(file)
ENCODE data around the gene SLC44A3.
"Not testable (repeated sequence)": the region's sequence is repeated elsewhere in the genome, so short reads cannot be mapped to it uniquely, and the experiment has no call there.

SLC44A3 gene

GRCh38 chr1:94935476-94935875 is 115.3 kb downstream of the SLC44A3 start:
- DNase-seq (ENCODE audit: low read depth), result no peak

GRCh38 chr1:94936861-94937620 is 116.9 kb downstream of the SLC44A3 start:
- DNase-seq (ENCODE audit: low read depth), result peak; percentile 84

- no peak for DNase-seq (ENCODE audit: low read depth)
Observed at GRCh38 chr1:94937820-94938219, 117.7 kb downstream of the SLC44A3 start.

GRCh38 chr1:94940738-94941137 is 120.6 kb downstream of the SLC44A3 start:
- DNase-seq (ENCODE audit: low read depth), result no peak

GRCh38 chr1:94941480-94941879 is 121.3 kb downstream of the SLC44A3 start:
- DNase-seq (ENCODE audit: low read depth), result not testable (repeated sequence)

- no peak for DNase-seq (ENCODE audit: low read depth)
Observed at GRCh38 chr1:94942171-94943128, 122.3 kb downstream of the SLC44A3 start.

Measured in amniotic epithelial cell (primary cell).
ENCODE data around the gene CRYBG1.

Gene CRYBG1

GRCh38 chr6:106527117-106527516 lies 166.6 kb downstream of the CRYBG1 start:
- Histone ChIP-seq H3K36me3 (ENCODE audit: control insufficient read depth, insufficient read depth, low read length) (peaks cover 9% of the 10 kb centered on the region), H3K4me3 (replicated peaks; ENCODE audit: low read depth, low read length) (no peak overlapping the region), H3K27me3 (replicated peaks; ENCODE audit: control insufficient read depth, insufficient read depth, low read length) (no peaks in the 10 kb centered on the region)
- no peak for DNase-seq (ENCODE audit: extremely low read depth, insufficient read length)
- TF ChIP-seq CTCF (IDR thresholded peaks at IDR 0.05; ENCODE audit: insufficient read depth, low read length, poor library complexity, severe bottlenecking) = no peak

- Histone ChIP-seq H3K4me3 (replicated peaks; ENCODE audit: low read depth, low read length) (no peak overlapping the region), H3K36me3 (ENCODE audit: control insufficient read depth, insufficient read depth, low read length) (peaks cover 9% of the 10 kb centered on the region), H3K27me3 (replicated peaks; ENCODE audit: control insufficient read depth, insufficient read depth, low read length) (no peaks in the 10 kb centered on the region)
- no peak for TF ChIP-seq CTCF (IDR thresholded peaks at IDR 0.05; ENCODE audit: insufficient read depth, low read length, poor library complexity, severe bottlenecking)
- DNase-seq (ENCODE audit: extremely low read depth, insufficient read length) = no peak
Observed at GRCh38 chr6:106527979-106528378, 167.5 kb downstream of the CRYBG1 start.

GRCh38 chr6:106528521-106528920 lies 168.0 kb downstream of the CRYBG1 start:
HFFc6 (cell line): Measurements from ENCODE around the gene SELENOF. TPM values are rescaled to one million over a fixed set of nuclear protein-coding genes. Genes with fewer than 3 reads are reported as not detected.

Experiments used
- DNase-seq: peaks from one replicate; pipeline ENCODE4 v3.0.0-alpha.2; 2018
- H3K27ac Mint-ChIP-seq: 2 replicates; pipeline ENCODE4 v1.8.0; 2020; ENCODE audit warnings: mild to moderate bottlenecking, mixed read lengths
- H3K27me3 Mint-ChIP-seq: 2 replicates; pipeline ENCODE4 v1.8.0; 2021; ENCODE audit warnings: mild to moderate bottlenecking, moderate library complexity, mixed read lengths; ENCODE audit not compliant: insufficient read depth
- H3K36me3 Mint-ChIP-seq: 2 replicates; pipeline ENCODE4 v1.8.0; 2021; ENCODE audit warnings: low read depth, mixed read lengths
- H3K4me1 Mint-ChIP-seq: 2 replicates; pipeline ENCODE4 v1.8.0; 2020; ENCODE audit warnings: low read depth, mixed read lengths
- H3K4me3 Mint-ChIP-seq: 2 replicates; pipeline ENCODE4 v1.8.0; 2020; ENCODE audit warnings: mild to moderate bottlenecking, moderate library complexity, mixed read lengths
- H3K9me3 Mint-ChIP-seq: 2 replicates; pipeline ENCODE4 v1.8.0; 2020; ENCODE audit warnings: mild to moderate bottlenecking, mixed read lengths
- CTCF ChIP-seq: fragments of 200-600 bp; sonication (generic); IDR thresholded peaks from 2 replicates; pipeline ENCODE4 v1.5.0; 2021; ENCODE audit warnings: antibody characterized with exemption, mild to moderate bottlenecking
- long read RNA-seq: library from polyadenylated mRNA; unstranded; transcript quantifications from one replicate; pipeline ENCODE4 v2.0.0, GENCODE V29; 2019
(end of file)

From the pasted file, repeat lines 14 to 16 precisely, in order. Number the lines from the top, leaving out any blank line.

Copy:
- no peak for DNase-seq (ENCODE audit: low read depth)
Observed at GRCh38 chr1:94942171-94943128, 122.3 kb downstream of the SLC44A3 start.

Measured in amniotic epithelial cell (primary cell).